Home Music Music Lists

Michael Jackson Remembered: The Tributes

The King of Pop’s friends, fans and fellow artists celebrate the man and the music

michael jackson tribute

Jean-Marc Giboux/Liaison

As one of pop's most respected performers, Michael Jackson was beloved by everyone from his heroes to his descendents. We've gathered a generation-spanning collection of tributes from R&B royalty to rock icons to the new school of chart-toppers inspired by his moves, pipes and unending compassion.

Araya Diaz/WireImage

John Singleton

When I first met him I didn't feel nervous because I kind of felt all my life was leading up to that moment. As a fan, he was always in my life. I was 15 years when I went to the Grammy Awards and saw him win all his Grammys at the Shrine. He asked me, "What songs do you like?" and if I wanted to do a video. And I said, "OK, well, can we put black people in the video?" [Laughs] I was challenging him. And he said, "Whatever you want." He was cool with me because I was straightforward with him, and I felt that everybody was always goose-stepping around him and never telling him the real deal. And this was from the perspective of a young black kid growing up admiring Michael Jackson, being inspired by the vision that he had not only in music but in his life. To be able to hang out with him and call him a friend was an honor for me.

On the set [of the "Remember the Time" video] he was mischievous. My choreographer in that video was Fatima Robinson, and the three of us got together and she did the routine with him. It was really a great vibe. Just seeing how he would get every little move, bit by bit by bit, the whole routine, like we were putting on a Broadway show. He said, "Whatever you want to make this as cool as possible, let's do it. Let's get Eddie Murphy. Let's get Magic Johnson." Magic Johnson was going through his thing where he'd just revealed he had HIV. Michael said, "We have to put Magic in this video." I'll always remember that.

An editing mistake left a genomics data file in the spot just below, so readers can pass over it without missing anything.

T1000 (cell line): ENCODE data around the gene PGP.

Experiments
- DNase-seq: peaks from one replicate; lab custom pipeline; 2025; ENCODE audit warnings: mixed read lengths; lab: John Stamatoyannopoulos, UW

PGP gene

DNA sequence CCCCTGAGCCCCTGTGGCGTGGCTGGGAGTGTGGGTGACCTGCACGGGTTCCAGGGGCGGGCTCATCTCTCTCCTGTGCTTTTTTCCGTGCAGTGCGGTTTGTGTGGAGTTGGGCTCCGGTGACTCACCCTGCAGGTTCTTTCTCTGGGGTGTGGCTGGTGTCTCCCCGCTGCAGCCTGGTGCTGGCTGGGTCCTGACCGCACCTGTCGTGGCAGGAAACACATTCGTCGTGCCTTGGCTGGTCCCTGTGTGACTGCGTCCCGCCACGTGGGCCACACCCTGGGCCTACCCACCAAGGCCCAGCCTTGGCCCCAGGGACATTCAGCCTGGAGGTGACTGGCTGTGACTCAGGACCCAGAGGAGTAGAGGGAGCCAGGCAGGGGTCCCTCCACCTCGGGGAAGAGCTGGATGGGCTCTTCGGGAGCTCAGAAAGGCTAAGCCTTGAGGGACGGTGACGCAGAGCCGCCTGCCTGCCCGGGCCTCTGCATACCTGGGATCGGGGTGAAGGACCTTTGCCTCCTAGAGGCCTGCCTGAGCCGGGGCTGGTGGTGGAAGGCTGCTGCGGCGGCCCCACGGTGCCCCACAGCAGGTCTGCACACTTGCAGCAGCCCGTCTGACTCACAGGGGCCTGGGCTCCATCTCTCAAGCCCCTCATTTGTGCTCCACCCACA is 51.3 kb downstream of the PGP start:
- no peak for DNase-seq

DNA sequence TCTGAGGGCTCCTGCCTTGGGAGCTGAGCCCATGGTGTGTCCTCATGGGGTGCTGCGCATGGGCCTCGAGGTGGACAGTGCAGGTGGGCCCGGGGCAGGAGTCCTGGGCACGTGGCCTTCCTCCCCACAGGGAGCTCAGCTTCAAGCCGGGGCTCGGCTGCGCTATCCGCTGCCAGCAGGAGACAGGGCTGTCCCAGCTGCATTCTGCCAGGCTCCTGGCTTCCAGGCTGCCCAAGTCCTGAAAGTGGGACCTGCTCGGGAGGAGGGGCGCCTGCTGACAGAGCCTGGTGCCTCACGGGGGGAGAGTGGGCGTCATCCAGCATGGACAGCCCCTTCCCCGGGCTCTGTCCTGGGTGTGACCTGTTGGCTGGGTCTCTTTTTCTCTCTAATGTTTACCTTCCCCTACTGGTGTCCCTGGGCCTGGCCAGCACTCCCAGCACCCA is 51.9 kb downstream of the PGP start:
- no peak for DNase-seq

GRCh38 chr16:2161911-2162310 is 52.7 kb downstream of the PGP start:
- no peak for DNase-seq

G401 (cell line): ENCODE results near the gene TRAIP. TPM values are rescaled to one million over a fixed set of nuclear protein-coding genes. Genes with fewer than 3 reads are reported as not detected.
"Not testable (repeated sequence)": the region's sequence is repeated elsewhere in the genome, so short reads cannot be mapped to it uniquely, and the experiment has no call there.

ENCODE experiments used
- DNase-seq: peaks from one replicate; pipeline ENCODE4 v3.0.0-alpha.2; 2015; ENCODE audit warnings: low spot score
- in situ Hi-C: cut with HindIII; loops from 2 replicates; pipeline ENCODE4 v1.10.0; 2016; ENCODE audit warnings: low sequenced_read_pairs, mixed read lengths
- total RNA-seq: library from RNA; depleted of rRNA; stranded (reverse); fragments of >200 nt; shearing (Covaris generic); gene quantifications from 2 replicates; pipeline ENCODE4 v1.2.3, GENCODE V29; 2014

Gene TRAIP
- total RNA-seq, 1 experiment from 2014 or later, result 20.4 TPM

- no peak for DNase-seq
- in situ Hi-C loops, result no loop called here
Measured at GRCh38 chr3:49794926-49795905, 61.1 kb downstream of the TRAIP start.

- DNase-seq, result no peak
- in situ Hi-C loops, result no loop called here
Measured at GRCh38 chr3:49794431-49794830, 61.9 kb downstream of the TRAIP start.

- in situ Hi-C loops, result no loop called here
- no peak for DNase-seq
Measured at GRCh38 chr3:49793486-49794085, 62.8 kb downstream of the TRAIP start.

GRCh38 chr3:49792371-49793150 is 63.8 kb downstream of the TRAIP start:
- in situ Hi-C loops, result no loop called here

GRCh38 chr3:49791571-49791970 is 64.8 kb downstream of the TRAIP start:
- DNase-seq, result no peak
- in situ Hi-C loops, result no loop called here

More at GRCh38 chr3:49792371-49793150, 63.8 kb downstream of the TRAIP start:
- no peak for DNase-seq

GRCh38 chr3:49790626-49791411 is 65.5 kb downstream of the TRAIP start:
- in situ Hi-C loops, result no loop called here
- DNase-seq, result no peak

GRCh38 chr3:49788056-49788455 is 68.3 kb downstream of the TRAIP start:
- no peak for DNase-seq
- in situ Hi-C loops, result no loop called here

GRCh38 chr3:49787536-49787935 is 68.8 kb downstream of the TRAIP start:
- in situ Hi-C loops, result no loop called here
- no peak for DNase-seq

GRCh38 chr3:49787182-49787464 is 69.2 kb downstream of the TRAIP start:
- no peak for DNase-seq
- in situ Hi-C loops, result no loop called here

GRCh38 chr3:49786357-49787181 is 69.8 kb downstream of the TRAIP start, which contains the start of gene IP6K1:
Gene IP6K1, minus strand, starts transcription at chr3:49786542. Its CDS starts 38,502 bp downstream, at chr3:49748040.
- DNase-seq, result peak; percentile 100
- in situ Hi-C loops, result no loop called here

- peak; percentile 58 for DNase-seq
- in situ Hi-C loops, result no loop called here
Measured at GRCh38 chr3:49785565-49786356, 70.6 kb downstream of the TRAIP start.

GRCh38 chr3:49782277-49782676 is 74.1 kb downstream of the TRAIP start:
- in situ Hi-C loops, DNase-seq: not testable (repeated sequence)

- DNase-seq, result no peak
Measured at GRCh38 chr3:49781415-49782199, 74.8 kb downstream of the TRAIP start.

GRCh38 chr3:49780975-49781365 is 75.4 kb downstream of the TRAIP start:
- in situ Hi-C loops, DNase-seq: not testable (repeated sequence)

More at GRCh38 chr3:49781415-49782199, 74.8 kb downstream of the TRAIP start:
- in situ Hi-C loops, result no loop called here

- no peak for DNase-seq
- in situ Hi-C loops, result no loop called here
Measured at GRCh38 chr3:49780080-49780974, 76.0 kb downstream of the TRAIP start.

He was a very visual guy. They weren't videos to him. They were short films — visualizing the funkiness of what he was trying to accomplish in the music. He was always trying to set the bar higher.

I was hoping he was going to finish his album. He's got umpteen tracks that he's done over the six or seven years. He was so meticulous about what he did. He had hit songs on reserve that he would never even let out, and he'd work with all these different producers. If you were somebody of any repute in the music business, Michael Jackson would call and ask to work with you. People would come. But he would never release any of the stuff.

I've eaten the Jackson 5 cereal, I've played the 45 records, I watched the cartoon when I was a little kid, I went to the concerts, I was at the Victory concert. I had a glitter tie, which I hate to admit. [Laughs] I will love him forever.

Lester Cohen/WireImage

Randy Jackson

Michael's death was the shock heard around the world. He was the biggest entertainer in the world, on par with Elvis.

I saw him live a bunch of times over the years with the Jackson 5, then on his own. They were the best shows I've seen in my life by anyone. Electrifying from downbeat one. He's grimacing, you can feel the pain, he's singing "She's outta my life," he's crying, you have the drama, you have the theater performance, and this incredible passion that shines through him with this unbelievable singing ability, and unbelievable dancing ability. All that singing and dancing, he was doing it for real. And all these people, all these pop stars today, they're not really singing onstage and they're kind of prancing around — there were no Pro Tools then, there were no singers prancing around with wireless mics, not singing. They're faking it, he was real. That's why it's a shock heard around the world: this is the real deal. This is no fake. We will never see anything like this again in our lifetime. The best performer in the world is Michael Jackson.